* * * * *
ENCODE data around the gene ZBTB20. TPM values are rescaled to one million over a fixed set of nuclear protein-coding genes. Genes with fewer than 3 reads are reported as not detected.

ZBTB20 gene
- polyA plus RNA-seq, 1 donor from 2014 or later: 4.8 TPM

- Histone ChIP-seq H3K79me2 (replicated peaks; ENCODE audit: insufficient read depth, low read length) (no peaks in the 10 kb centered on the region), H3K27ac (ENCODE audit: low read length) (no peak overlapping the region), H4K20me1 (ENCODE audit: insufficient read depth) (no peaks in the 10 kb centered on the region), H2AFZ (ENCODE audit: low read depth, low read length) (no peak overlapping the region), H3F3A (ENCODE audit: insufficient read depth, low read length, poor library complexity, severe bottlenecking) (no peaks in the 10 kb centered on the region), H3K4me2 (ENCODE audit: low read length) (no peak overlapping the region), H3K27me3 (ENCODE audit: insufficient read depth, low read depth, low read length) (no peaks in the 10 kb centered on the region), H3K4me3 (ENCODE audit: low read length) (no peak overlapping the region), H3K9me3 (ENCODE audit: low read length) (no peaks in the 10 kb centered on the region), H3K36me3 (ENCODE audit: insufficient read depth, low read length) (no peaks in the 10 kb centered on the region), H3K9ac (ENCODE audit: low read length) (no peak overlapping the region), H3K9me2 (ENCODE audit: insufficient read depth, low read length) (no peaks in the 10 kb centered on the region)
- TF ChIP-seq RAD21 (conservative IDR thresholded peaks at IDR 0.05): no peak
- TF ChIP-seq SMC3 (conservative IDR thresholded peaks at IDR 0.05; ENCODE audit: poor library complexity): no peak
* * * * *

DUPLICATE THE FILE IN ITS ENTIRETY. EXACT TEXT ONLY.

ENCODE data around the gene ZBTB20. TPM values are rescaled to one million over a fixed set of nuclear protein-coding genes. Genes with fewer than 3 reads are reported as not detected.

ZBTB20 gene
- polyA plus RNA-seq, 1 donor from 2014 or later: 4.8 TPM

- Histone ChIP-seq H3K79me2 (replicated peaks; ENCODE audit: insufficient read depth, low read length) (no peaks in the 10 kb centered on the region), H3K27ac (ENCODE audit: low read length) (no peak overlapping the region), H4K20me1 (ENCODE audit: insufficient read depth) (no peaks in the 10 kb centered on the region), H2AFZ (ENCODE audit: low read depth, low read length) (no peak overlapping the region), H3F3A (ENCODE audit: insufficient read depth, low read length, poor library complexity, severe bottlenecking) (no peaks in the 10 kb centered on the region), H3K4me2 (ENCODE audit: low read length) (no peak overlapping the region), H3K27me3 (ENCODE audit: insufficient read depth, low read depth, low read length) (no peaks in the 10 kb centered on the region), H3K4me3 (ENCODE audit: low read length) (no peak overlapping the region), H3K9me3 (ENCODE audit: low read length) (no peaks in the 10 kb centered on the region), H3K36me3 (ENCODE audit: insufficient read depth, low read length) (no peaks in the 10 kb centered on the region), H3K9ac (ENCODE audit: low read length) (no peak overlapping the region), H3K9me2 (ENCODE audit: insufficient read depth, low read length) (no peaks in the 10 kb centered on the region)
- TF ChIP-seq RAD21 (conservative IDR thresholded peaks at IDR 0.05): no peak
- TF ChIP-seq SMC3 (conservative IDR thresholded peaks at IDR 0.05; ENCODE audit: poor library complexity): no peak